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BMC cancer

MiRNA-141 and miRNA-200b are closely related to invasive ability and considered as decision-making biomarkers for the extent of PLND during cystectomy.


PMID 25884322

Abstract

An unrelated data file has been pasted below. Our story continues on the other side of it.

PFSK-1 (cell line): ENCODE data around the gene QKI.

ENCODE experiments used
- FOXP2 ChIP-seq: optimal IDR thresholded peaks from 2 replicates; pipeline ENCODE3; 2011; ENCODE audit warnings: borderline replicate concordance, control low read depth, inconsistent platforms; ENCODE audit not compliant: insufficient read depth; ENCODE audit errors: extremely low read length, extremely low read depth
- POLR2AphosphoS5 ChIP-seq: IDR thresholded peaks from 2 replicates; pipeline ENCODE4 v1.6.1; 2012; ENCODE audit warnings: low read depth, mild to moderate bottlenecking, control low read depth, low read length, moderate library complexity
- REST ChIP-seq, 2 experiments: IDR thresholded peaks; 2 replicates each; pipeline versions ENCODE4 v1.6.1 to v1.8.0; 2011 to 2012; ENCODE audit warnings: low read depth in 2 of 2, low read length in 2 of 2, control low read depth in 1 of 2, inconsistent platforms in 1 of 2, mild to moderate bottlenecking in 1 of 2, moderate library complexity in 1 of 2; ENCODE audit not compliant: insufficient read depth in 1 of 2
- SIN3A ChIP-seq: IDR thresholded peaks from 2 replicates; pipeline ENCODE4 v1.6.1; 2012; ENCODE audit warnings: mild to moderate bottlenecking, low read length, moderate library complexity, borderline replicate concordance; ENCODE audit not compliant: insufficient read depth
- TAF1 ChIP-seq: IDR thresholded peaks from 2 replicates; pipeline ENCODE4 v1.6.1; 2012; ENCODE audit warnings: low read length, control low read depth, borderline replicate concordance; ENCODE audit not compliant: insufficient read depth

MicroRNAs (miRNAs) are small non-coding RNAs that silence their cognate target genes by specifically binding and cleaving messenger RNAs or inhibiting their translation. In this study, we explored whether miRNA-141 and miRNA-200b are involved in regulation of the invasive ability and epithelial-mesenchymal transition (EMT) of bladder cancer cells in vitro. We also evaluated their potential as biomarkers for deciding the extent of pelvic lymph node dissection (PLND) required during radical cystectomy. Pri- and anti-miR cell lines were constructed. The invasive capacity of the cells was tested using a cell invasion assay. The MMP-2, MMP-9 and EMT-related markers were validated through Western blotting analysis. Seventy-eight urine samples from patients undergoing cystectomy and super-extended lymph node dissection were evaluated by qRT-PCR. Loss of expression of miRNA-141 and miRNA-200b was associated with increased invasion and migration ability, upregulated MMP-2, MMP-9, vimentin and N-cadherin expression, and downregulated E-cadherin expression in bladder cancer cell lines. Urine miRNA-141 and miRNA-200b levels could discriminate patients with lymph node metastasis from those who were lymph node negative (AUC: 0.704 and 0.674, respectively). MiRNA-141 and miRNA-200b play important roles in the invasive ability and EMT phenotype of bladder cancer. Detection of miRNA-141 and miRNA-200b can help to identify patients undergoing cystectomy who are likely to have lymph node metastasis, and therefore those who may benefit from super-extended PLND.